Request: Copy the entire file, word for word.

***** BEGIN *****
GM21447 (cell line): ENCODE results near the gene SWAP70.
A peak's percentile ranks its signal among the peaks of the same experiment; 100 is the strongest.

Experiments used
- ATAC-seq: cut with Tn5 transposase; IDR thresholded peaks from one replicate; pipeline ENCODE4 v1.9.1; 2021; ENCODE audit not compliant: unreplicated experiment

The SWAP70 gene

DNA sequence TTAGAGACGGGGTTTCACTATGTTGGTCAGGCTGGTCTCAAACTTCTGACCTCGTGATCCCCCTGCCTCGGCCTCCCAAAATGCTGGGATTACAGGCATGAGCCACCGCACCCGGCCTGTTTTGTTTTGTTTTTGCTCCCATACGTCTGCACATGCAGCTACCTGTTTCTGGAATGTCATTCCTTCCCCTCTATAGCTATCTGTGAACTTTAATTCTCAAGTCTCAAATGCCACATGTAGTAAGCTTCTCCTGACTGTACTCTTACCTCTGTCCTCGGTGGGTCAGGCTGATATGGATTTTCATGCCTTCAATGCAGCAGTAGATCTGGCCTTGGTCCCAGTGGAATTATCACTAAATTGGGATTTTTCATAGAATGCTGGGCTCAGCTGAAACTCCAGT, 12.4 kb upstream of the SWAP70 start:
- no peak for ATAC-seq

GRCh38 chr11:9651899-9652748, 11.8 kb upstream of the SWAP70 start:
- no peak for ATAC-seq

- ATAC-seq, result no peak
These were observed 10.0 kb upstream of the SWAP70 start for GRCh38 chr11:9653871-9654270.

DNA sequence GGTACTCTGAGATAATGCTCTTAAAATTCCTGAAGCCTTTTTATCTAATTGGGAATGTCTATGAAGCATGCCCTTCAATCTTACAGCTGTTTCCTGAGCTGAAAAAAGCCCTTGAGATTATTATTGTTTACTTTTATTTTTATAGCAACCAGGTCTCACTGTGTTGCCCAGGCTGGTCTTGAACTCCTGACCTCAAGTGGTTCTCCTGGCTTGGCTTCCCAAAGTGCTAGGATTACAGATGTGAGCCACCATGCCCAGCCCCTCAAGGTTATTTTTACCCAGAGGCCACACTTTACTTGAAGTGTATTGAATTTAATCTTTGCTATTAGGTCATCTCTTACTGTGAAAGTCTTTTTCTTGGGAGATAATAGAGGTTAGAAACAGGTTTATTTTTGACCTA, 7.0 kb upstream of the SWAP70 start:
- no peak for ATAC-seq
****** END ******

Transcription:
GM21447 (cell line): ENCODE results near the gene SWAP70.
A peak's percentile ranks its signal among the peaks of the same experiment; 100 is the strongest.

Experiments used
- ATAC-seq: cut with Tn5 transposase; IDR thresholded peaks from one replicate; pipeline ENCODE4 v1.9.1; 2021; ENCODE audit not compliant: unreplicated experiment

The SWAP70 gene

DNA sequence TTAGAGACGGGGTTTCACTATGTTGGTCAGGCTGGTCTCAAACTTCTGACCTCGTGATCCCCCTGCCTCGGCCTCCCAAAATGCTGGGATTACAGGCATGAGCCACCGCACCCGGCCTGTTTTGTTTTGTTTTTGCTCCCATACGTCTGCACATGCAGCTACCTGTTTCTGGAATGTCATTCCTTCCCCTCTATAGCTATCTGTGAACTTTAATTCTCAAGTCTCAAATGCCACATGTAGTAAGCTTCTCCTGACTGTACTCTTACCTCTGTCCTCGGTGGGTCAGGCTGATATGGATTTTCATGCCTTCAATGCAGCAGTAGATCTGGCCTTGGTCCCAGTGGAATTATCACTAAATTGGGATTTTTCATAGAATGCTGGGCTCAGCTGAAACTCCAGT, 12.4 kb upstream of the SWAP70 start:
- no peak for ATAC-seq

GRCh38 chr11:9651899-9652748, 11.8 kb upstream of the SWAP70 start:
- no peak for ATAC-seq

- ATAC-seq, result no peak
These were observed 10.0 kb upstream of the SWAP70 start for GRCh38 chr11:9653871-9654270.

DNA sequence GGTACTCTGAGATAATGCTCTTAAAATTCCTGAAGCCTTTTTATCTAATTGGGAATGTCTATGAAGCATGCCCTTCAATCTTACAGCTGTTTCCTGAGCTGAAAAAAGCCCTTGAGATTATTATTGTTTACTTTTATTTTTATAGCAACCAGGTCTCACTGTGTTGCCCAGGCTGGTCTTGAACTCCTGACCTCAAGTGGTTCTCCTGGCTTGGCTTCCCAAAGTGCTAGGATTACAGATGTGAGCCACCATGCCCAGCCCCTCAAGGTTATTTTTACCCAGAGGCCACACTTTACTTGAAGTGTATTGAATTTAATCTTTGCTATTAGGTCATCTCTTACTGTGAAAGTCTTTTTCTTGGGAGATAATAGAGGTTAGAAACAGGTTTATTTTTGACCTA, 7.0 kb upstream of the SWAP70 start:
- no peak for ATAC-seq